One of the most successful operations conducted during the eight-year secret war in Laos during the Vietnam War was conducted south of the Bolovens Plateau in southern Laos, 45 years ago. Lead by Green Beret Capt. Eugene McCarley, 15 Green Berets and 120 Montagnard mercenaries executed a hair-raising, four-day mission deep inside enemy territory to take the pressure off of a CIA operation on the plateau against the communist North Vietnamese Army (NVA). Operation Tailwind not only succeeded in diverting NVA assets and hundreds of soldiers from the CIA battlefield, but it netted one of the largest intelligence coups by a Green Beret team in the secret war’s history run under the aegis of the Military Assistance Command Vietnam—Studies and Observations Group, or simply SOG.

Operation Tailwind went down in the annals of SOG history as one of the most successful operations because of its unique nature and because it was conducted beyond the area of routinely authorized SOG operations. This operation went deeper into Laos than any SOG operation in history and it was a success in large part to aggressive leadership of McCarley and the relentless day-and-night air cover provided to the Green Berets by Air Force SPADs, F-4 Phantom jets, C-119K Stingers, C-130E Spectre gunships, forward air controllers, Marine Corps Cobra gunships, and heavy transport CH-53D Sikorsky helicopters.

“To be blunt about it,” McCarley told SOFREP, “the CIA operation in the Bolovens Plateau was getting its clock cleaned by the NVA. The CIA came to SOG command asking for a hatchet force, company-sized operation south of them to take off the pressure.” The CIA’s Operation Gauntlet was launched Sept. 3, 1970, with 5,000 irregular troops whose objective was to harass and interdict enemy lines of communication in southern Laos and to clear the eastern rim of the plateau, according to DoD reports.

Green Berets and partner force members load into a CH-53 Sea Stallion helicopter.

The chain of events that led to the CIA seeking SOG help was the overthrow of Cambodian Premier Norodom Sihanouk in 1970 by Lon Nol and Sisowath Sirik Matak. The NVA leaders wanted control of the Bolovens Plateau to improve bringing supplies and manpower into Cambodia to attack South Vietnam targets while remaining west of normal SOG mission boundaries. Normally, Laotian SOG operations were limited to 20 kilometers west of Vietnam’s borders. Operation Tailwind was booked to go approximately 40 kilometers further west beyond that limitation. To go that deep into Laos required formal approval from the Laotian ambassador and from the U.S. commander of all forces in Vietnam, General Creighton Abrams.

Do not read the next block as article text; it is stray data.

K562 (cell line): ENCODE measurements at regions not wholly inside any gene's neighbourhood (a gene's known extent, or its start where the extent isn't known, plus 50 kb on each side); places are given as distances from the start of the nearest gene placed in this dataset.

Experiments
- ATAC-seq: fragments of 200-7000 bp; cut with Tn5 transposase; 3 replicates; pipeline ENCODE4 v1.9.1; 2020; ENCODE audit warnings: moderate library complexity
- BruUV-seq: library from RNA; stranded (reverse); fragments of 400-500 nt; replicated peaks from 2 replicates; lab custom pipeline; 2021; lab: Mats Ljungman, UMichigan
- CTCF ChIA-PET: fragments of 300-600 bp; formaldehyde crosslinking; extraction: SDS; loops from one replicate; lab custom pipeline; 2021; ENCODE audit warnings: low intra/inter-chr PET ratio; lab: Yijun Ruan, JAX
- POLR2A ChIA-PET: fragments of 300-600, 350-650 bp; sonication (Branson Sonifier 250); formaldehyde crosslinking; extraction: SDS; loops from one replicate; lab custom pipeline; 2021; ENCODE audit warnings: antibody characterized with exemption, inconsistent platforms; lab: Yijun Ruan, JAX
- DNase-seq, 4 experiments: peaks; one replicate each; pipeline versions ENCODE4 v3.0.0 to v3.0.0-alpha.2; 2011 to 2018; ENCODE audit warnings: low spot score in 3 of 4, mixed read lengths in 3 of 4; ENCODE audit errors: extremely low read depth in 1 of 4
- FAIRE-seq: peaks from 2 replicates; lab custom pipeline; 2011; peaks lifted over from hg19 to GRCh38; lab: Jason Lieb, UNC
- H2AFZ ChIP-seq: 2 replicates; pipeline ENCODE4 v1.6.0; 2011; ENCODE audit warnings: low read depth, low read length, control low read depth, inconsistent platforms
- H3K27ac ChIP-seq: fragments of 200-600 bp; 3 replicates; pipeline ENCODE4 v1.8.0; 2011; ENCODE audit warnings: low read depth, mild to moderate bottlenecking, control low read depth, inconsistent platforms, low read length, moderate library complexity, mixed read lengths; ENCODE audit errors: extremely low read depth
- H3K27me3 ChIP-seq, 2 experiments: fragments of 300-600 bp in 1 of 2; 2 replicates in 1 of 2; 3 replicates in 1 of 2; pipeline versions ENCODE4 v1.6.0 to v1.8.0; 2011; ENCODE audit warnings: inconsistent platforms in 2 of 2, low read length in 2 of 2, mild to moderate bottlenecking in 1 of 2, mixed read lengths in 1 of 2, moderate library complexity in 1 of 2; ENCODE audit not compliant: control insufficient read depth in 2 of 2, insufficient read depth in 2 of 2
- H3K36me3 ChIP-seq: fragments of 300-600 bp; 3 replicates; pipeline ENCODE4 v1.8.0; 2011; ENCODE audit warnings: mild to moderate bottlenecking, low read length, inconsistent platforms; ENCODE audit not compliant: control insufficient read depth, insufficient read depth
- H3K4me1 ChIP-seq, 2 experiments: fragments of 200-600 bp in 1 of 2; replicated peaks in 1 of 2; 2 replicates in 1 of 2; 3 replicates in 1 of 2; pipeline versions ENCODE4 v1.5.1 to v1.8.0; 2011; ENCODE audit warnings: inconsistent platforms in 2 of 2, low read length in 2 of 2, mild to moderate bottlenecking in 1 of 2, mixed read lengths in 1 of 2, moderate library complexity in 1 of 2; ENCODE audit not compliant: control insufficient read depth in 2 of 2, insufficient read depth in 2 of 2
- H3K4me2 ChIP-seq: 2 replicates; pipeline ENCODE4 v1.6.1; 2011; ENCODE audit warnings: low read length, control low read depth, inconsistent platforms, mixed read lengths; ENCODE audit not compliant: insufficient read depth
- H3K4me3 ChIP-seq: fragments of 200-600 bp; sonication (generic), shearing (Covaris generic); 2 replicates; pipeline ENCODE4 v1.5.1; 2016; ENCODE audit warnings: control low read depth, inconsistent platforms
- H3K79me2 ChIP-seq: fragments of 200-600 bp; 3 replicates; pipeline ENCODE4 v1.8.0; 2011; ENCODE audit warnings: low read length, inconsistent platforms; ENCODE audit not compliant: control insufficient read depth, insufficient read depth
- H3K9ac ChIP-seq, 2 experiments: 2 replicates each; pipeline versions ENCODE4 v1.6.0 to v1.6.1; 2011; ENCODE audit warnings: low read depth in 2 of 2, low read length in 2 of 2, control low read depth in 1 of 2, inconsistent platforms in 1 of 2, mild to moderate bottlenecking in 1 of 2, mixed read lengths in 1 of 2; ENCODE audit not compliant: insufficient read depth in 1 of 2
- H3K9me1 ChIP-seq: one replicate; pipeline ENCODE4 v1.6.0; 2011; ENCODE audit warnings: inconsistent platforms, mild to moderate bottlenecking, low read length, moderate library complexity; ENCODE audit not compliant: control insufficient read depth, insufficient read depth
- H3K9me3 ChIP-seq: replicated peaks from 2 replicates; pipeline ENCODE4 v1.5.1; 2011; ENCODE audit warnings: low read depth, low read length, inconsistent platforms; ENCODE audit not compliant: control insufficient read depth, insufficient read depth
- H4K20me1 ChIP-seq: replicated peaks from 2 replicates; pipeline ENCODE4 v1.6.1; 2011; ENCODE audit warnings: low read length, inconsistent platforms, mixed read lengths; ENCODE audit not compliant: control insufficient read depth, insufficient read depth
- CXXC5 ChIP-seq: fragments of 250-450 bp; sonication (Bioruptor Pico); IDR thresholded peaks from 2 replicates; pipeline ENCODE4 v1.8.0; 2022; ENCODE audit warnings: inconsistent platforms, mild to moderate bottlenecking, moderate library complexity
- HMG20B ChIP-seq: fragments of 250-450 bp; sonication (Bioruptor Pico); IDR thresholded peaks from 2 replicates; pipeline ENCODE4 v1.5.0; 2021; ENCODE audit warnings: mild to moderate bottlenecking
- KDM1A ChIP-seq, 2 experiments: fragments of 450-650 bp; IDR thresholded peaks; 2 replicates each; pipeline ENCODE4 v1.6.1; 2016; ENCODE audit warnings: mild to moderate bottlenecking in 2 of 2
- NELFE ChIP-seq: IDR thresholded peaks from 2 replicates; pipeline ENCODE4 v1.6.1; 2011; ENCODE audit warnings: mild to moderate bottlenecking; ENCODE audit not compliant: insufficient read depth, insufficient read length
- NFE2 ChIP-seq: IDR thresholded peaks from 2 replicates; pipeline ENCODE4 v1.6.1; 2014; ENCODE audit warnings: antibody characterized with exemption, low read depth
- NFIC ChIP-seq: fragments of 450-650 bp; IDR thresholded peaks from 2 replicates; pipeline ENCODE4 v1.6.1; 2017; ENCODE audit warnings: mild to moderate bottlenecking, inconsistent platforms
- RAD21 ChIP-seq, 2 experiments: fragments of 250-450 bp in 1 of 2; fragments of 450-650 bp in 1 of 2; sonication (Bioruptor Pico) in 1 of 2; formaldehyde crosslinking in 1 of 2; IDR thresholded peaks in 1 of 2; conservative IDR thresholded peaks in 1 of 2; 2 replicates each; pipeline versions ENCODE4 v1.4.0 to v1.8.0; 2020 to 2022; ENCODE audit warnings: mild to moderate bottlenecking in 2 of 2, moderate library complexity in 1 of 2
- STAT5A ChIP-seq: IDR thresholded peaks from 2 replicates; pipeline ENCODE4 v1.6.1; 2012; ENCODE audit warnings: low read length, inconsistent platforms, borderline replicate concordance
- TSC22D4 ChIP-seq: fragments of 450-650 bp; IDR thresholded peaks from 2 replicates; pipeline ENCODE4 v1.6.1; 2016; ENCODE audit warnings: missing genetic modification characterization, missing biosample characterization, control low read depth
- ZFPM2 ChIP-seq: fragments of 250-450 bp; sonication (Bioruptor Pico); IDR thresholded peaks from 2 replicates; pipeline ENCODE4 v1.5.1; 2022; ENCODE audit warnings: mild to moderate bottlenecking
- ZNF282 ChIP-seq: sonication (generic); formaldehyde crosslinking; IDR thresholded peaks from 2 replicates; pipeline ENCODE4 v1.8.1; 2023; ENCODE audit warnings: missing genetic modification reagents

McCarley, the B Company commanding officer at the top secret SOG compound in Kontum, Command and Control Central (CCC), got the word from S-3 on Sept. 4, 1970. “I remember getting called by S-3 and they told me that we had a special mission. A mission that was deep into Laos, a mission deeper into Laos than ever before and a mission bigger than any ever before in the Prairie Fire (SOG code name for Laos) area of operations,” McCarley said. “They told me to go heavy on ammo and demo (demolitions). I knew that such a mission would take special clearance up to the ambassador, who was no friend of SOG, and from Abrams, who was no big fan of Special Forces.” In short order, he learned that all of the approvals had been received and signed off.

Later that day, S-3 provided more specific details: Go in heavy, create havoc for the NVA, and keep them busy as long as possible. McCarley, a former team leader of SOG Recon Team Florida, where he ran seven successful missions, transferred to the hatchet force where Green Berets ran platoon- and company-size operations across the fence in Laos and Cambodia. “With the hatchet force, we were used to going across the fence and getting our ass kicked and then getting saved by Tac Air (U.S. military tactical air support),” he said. “On Operation Halfback (in Laos earlier in the year) we lost two H-34s, which included SF Medic Bill Boyle who died in one of those choppers. We got hit hard because we were dug in and the NVA pounded our position. With Operation Tailwind, once on the ground we were going to keep moving, day and night, to keep the NVA off balance and to keep them from massing a large force against our position.”

As McCarley briefed the B Company platoon leaders, squad leaders, medic Mike Rose, and company First Sergeant Morris Adair in the CCC compound, operations orders were going out to support elements that would play critical roles in Operation Tailwind. First, there was the long distance to the target in Laos. Because it was so far away, neither the older, piston-driven H-34 Sikorsky helicopters of the South Vietnamese Air Force’s 219th Special Operations Squadron, nor regular Army Huey slicks could be used to insert and extract the 136-man detachment.

Thus, SOG brass turned to the Marine Corps’ aviation wing that flew the largest troop carriers in Vietnam—the powerful, CH-53D Sikorsky twin-engine helicopters in HMH-463, based at the Corps’ Marble Mountain Air Facility. Using the bigger, stronger heavy-lift helicopters made sense because three Sea Stallions, with the designed capacity to hold 55 troops, could take the entire hatchet force of 136 men and insert it into the target area.